Co-ordinating Editor: Dr. Amy Symstad.
Spatial patterns of desert annuals in relation to shrub effects on soil moisture
Article first published online: 7 DEC 2009
© 2009 International Association for Vegetation Science
Journal of Vegetation Science
Volume 21, Issue 2, pages 221–232, April 2010
How to Cite
Li, J., Zhao, C. Y., Song, Y. J., Sheng, Y. and Zhu, H. (2010), Spatial patterns of desert annuals in relation to shrub effects on soil moisture. Journal of Vegetation Science, 21: 221–232. doi: 10.1111/j.1654-1103.2009.01135.x
- Issue published online: 22 FEB 2010
- Article first published online: 7 DEC 2009
- Received 10 November 2008; Accepted 1 October 2009.
- Gurbantunggut Desert;
- Plant interaction
Questions: What are the effects of a shrub (Haloxylon ammodendron) on spatial patterns of soil moisture in different seasons? How does productivity of understorey annuals respond to these effects? Are such effects always positive for annuals under shrubs?
Location: South Gurbantunggut Desert, northwest China.
Methods: Using geostatistics, we explored seasonal patterns of topsoil moisture in a 12 × 9-m plot over the growing season. To determine spatial patterns of understorey annuals in response to H. ammodendron presence, biomass of annuals was recorded in four 0.2 × 5.0-m transects from the centre of a shrub to the space between shrubs (interspace). We also investigated vertical distribution of root biomass for annuals and soil moisture dynamics across soil profiles in shrub-canopied areas and interspaces.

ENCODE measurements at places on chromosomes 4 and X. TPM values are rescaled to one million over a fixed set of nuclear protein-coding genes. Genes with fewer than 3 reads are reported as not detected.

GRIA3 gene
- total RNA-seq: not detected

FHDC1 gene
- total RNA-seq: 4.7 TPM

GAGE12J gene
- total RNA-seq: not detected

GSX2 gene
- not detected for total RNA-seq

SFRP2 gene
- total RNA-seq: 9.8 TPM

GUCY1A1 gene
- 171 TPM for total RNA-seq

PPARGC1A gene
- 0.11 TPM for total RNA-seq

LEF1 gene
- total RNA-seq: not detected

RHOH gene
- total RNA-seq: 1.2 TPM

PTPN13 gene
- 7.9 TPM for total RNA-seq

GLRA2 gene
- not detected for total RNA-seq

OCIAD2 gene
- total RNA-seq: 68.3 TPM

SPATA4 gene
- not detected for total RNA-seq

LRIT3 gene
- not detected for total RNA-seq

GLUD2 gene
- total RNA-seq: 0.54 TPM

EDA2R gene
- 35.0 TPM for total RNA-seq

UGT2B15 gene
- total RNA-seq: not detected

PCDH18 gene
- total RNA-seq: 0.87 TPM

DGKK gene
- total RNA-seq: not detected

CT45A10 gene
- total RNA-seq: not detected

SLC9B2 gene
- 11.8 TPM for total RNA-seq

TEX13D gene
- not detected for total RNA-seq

Results: Topsoil moisture changed from autocorrelation in the wet spring to random structure in the dry season, while soil moisture below 20 cm was higher in shrub-canopied areas. Across all microhabitats, soil moisture in upper soil layers was higher than in deeper soil layers during the spring wet season, but lower during summer drought. Topsoil was close to air-dry during the dry season and developed a ‘dry sand layer’ that reduced evaporative loss of soil water from deeper layers recharged by snowmelt in spring. Aboveground biomass of understorey annuals was lowest adjacent to shrub stems and peaked at the shrub margin, forming a ‘ring’ of high herbaceous productivity surrounding individual shrubs. To acclimate to drier conditions, annuals in interspaces invested more root biomass in deeper soil with a root/shoot ratio (R/S) twice that in canopied areas.
Conclusions: Positive and negative effects of shrubs on understorey plants in arid ecosystems are commonly related to nature of the environmental stress and tested species. Our results suggest there is also microhabitat-dependence in the Gurbantunggut Desert. Soil water under H. ammodendron is seasonally enriched in topsoil and deeper layers. Understorey annuals respond to the effect of shrubs on soil water availability with lower R/S and less root biomass in deeper soil layers and develop a ‘ring’ of high productivity at the shrub patch margin where positive and negative effects of shrubs are balanced.